According to Dr. Evjen, local hospitals derive many downstream benefits from telehospitalist services, including better local recruiting and retention. They also enjoy increased revenue because physicians and APCs can bill as attendings.
The Avera eCARE Hospitalist program, meanwhile, does not bill insurers for consults and is instead being paid a subscription fee from client hospitals. That’s currently the payment model for many telehospitalist programs.
However, TeleHealth Solution, which is based in North Carolina, has opted for fee-for-service charges instead. “There are so many provisional barriers to getting paid from insurers that we’ve decided to set fee-for-service charges for an admission or a consult,” says Dr. Sawheny.
“This is a way to not only connect with smaller communities, but to support rural physicians.”
– Amy Evjen, MD
The company bases those fees on a hospital’s number of service lines and volume. “The clinicians on the ground may, as attendings, bill insurers, or they may just reap the revenue and patient-satisfaction benefits from keeping more patients in their community.”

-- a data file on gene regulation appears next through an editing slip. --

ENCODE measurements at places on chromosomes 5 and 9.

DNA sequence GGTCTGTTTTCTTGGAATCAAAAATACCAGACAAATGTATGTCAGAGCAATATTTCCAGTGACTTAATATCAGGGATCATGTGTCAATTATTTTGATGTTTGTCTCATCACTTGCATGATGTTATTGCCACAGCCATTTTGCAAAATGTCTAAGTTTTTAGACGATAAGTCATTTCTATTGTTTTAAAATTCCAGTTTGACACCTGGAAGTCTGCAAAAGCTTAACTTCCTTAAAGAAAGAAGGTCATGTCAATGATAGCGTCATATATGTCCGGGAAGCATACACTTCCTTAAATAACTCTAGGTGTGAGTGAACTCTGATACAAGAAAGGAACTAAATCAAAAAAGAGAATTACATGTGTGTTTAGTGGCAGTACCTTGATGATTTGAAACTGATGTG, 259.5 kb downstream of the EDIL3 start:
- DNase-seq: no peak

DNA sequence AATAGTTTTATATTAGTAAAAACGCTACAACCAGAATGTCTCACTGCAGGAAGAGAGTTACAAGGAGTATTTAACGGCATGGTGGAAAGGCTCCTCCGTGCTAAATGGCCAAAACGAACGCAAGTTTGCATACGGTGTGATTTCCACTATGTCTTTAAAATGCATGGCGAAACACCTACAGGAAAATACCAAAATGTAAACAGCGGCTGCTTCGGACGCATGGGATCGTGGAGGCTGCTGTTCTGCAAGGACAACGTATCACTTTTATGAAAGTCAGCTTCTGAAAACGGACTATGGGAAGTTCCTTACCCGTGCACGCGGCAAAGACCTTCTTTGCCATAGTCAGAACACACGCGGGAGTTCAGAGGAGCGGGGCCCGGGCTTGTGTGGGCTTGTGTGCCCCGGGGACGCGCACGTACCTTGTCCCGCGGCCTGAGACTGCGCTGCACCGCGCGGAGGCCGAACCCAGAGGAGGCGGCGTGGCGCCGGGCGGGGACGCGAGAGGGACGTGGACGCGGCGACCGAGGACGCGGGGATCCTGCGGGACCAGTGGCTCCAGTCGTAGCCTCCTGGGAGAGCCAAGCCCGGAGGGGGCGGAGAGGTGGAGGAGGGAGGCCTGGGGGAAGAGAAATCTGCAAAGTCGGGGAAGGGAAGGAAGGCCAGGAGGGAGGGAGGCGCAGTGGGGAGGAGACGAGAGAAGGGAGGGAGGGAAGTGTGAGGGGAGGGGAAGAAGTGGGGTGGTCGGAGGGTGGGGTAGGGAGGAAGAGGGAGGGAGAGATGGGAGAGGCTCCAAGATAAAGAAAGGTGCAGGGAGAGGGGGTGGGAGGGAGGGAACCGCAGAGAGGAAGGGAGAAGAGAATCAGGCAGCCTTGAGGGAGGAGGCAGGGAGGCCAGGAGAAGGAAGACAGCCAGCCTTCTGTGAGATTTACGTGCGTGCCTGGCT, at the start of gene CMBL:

Wanted: telemedicine physicians
What is also growing, says Eagle’s Dr. McCormick, is interest among doctors in doing telemedicine.
He chalks that up to the fact that telemedicine now is “not quite as cutting-edge as it was 10 years ago and is more generally accepted and understood.” Many doctors, he adds, start out with telemedicine as a second job. “Then it becomes their full-time clinical practice, and they leave their job on the ground.”
Ellie Basaly, MD, signed on as a full-time telenocturnist with Eagle four years ago after spending three years as an onsite hospitalist.
Dr. Basaly readily ticks off the advantages of working in telemedicine: the ability to respond almost immediately to patients and spend more time at the bedside, the variety of patient populations she treats around the country, the chance to take skills acquired through meeting challenges and quality metrics at one hospital and introducing them at others.
Perhaps the biggest benefit for her right now is the ability to work from her Florida home with two children under the age of five. “This work has restored my passion for practice,” says Dr. Basaly. “It is satisfying to care for patients who would otherwise not have access to care because of their rural location.”
The CHI Franciscan telenocturnists work a different model. For one, instead of doing telemedicine full time, they must maintain a hybrid schedule that combines virtual shifts with onsite work in at least one of the five hospitals they provide telecoverage for at night.